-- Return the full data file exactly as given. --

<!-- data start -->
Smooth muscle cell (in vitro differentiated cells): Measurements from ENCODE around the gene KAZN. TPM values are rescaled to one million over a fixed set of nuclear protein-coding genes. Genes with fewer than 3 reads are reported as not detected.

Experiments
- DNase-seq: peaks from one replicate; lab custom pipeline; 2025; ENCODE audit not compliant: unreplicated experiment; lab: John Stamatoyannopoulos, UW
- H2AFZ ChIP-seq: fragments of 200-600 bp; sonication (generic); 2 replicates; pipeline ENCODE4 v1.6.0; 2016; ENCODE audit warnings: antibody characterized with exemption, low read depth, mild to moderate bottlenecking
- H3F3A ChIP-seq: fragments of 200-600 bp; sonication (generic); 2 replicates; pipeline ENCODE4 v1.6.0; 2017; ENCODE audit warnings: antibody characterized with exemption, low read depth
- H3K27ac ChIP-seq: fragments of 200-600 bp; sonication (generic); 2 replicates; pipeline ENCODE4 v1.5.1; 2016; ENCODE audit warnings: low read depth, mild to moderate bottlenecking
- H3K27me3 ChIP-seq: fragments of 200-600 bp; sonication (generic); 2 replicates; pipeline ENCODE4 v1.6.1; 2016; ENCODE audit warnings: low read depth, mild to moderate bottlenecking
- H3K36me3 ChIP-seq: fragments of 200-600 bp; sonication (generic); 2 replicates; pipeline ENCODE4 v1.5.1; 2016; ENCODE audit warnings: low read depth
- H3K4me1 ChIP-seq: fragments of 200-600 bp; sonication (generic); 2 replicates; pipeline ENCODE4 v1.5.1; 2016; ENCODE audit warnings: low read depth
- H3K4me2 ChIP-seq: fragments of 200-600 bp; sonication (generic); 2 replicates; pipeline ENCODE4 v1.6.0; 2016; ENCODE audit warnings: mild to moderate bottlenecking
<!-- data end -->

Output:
Smooth muscle cell (in vitro differentiated cells): Measurements from ENCODE around the gene KAZN. TPM values are rescaled to one million over a fixed set of nuclear protein-coding genes. Genes with fewer than 3 reads are reported as not detected.

Experiments
- DNase-seq: peaks from one replicate; lab custom pipeline; 2025; ENCODE audit not compliant: unreplicated experiment; lab: John Stamatoyannopoulos, UW
- H2AFZ ChIP-seq: fragments of 200-600 bp; sonication (generic); 2 replicates; pipeline ENCODE4 v1.6.0; 2016; ENCODE audit warnings: antibody characterized with exemption, low read depth, mild to moderate bottlenecking
- H3F3A ChIP-seq: fragments of 200-600 bp; sonication (generic); 2 replicates; pipeline ENCODE4 v1.6.0; 2017; ENCODE audit warnings: antibody characterized with exemption, low read depth
- H3K27ac ChIP-seq: fragments of 200-600 bp; sonication (generic); 2 replicates; pipeline ENCODE4 v1.5.1; 2016; ENCODE audit warnings: low read depth, mild to moderate bottlenecking
- H3K27me3 ChIP-seq: fragments of 200-600 bp; sonication (generic); 2 replicates; pipeline ENCODE4 v1.6.1; 2016; ENCODE audit warnings: low read depth, mild to moderate bottlenecking
- H3K36me3 ChIP-seq: fragments of 200-600 bp; sonication (generic); 2 replicates; pipeline ENCODE4 v1.5.1; 2016; ENCODE audit warnings: low read depth
- H3K4me1 ChIP-seq: fragments of 200-600 bp; sonication (generic); 2 replicates; pipeline ENCODE4 v1.5.1; 2016; ENCODE audit warnings: low read depth
- H3K4me2 ChIP-seq: fragments of 200-600 bp; sonication (generic); 2 replicates; pipeline ENCODE4 v1.6.0; 2016; ENCODE audit warnings: mild to moderate bottlenecking